When you look at the general district – from Eddy St. to Logan St to Edison Rd. to the River – there’s not that many public green spaces in Swanson Park. Morris Park Country Club is by far the largest, but as a golf course, it’s also relatively inaccessible. At the center of this area is Trinity School at Greenlawn, a large campus with several historic buildings situated throughout. While it may not fit the contemporary definition of park – playground and active recreation space – primarily because it’s an active school, it could be used as a passive recreation park. I picture walking trails that celebrate the property. The setting fits well with old growth trees, large open areas, and especially the ornate, historic mansions.
Many of the old Studebaker landmarks throughout South Bend have been converted for public access, like the History Museum, with it’s beautiful grounds. But this site houses “Elm Court”, Clement Studebaker Jr.’s home after Tippecanoe. Built in 1908, it was designed by the architecture firm Green & Wicks located in Buffalo, New York and boasted South Bend’s first in-ground cement swimming pool. Currently, it sits behind a large boundary fence, another landmark of the Forgotten City, where the public doesn’t even know what’s there.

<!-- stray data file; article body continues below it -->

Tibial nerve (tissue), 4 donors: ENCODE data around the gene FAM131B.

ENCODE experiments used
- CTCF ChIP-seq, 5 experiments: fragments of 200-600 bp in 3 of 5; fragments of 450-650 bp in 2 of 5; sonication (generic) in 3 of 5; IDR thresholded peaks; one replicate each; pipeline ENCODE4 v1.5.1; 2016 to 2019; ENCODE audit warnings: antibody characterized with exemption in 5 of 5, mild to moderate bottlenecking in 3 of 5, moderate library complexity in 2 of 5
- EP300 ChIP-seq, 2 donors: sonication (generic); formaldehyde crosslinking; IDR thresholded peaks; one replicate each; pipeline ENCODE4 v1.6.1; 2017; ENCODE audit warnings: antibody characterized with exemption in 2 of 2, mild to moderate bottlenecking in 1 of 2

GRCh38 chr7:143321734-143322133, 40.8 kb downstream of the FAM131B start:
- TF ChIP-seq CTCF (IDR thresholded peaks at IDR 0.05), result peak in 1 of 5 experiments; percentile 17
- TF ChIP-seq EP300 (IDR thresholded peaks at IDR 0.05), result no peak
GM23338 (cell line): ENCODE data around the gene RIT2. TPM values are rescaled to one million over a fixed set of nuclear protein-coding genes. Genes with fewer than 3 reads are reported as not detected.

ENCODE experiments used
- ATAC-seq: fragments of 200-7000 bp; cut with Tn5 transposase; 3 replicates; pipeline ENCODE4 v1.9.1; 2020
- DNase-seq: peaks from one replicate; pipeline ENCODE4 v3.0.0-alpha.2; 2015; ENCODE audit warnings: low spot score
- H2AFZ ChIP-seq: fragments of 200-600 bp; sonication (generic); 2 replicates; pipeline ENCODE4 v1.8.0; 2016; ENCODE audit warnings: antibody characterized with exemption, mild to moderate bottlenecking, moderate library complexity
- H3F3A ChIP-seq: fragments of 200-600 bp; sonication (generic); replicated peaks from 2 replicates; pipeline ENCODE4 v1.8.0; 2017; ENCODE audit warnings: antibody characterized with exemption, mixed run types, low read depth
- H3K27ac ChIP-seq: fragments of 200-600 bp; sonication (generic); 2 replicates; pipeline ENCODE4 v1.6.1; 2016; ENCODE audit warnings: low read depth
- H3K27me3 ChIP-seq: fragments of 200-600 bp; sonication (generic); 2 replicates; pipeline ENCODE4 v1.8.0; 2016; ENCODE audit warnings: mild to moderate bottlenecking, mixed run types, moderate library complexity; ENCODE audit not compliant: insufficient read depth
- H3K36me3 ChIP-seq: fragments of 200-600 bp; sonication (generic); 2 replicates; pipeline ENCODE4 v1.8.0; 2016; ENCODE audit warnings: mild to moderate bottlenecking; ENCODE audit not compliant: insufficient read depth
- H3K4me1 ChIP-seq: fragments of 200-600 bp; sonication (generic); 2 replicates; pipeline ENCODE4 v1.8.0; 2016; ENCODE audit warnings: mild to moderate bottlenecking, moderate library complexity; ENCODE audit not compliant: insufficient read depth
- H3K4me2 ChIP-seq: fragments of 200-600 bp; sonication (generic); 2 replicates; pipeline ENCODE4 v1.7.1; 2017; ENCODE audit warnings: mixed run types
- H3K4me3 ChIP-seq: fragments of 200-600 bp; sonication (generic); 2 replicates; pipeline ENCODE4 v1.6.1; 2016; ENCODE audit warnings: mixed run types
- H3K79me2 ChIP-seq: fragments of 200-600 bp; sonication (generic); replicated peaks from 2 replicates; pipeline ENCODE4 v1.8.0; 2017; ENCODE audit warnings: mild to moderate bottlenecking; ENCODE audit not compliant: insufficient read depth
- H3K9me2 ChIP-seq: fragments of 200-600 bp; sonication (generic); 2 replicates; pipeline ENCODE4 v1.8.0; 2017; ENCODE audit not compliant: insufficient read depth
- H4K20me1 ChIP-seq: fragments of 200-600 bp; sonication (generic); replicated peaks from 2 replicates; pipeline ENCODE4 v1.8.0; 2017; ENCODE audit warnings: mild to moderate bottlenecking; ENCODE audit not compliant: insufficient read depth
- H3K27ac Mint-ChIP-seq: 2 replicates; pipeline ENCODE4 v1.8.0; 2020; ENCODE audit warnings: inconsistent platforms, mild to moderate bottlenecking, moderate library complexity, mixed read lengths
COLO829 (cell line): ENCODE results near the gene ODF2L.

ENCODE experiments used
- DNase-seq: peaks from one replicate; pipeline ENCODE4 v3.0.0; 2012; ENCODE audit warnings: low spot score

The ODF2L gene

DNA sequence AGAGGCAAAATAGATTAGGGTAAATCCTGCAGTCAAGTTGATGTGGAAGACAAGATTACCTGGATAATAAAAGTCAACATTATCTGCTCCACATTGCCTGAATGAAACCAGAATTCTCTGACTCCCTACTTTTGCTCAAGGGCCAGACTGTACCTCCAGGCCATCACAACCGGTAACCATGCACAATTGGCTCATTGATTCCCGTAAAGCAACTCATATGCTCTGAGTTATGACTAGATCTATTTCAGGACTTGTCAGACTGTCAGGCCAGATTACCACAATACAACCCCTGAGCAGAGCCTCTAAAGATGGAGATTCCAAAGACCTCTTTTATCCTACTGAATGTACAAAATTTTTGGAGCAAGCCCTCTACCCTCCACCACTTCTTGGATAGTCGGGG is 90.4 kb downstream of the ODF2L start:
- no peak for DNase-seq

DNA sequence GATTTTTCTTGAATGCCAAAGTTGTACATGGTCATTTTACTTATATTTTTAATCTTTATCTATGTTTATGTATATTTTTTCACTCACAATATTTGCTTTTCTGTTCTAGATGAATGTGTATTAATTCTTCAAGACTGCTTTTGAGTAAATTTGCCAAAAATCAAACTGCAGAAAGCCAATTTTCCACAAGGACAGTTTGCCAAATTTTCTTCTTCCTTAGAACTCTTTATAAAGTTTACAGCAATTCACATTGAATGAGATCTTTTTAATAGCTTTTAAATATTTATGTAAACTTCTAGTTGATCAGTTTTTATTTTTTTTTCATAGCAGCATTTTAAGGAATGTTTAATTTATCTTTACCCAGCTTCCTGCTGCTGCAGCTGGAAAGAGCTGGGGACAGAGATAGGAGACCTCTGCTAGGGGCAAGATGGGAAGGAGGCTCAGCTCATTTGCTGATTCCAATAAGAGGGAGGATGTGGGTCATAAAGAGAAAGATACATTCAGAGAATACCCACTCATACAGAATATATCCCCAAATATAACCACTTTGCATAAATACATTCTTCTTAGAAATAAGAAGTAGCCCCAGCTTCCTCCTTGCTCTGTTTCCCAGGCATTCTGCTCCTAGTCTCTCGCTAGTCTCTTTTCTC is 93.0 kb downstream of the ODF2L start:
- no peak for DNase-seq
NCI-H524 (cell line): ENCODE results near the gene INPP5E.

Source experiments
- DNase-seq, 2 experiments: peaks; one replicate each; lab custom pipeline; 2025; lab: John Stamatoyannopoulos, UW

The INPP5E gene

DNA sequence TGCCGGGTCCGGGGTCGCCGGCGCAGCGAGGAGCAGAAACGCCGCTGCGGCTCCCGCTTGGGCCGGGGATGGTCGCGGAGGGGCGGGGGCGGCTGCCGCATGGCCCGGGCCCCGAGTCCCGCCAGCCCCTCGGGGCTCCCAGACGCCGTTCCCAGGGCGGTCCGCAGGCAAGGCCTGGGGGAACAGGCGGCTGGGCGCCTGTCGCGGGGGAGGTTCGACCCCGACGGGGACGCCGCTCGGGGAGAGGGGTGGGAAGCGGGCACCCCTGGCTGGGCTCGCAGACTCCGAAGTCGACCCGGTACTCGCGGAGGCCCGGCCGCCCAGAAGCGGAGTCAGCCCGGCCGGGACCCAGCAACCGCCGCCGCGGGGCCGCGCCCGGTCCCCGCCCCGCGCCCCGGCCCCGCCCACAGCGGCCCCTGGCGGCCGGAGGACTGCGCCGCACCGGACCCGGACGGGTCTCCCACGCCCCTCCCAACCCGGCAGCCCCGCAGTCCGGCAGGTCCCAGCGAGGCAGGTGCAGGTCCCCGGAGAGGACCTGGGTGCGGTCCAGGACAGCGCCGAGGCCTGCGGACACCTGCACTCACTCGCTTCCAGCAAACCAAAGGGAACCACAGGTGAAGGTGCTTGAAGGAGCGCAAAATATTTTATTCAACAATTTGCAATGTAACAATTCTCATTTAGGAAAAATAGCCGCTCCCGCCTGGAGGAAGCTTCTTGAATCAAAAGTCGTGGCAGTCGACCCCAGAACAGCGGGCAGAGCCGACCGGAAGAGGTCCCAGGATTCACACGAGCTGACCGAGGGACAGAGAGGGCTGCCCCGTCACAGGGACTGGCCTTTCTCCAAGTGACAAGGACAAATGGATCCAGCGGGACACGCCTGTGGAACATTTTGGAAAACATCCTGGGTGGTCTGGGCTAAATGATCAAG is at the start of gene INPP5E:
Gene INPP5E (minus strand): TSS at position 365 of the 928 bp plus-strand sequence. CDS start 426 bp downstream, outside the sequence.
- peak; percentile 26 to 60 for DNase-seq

It’s like Willy Wonka’s Factory behind that beautiful fence.
In talking with the school, many people from the neighborhood currently use the site to walk their dogs. Having some signage along the perimeter that better introduces the accessibility of the site as well as a permanent walking trail that shows where public activity is encouraged would be two key steps in moving forward. This could also include some featured nodes/trailheads which highlight the most important views within the property. In this way, we could better take advantage of a public art resource for the City, which has we’ve previously mentioned in this iteration of the 100 Ideas project, is an invaluable way to generate vibrancy and attachment to our community.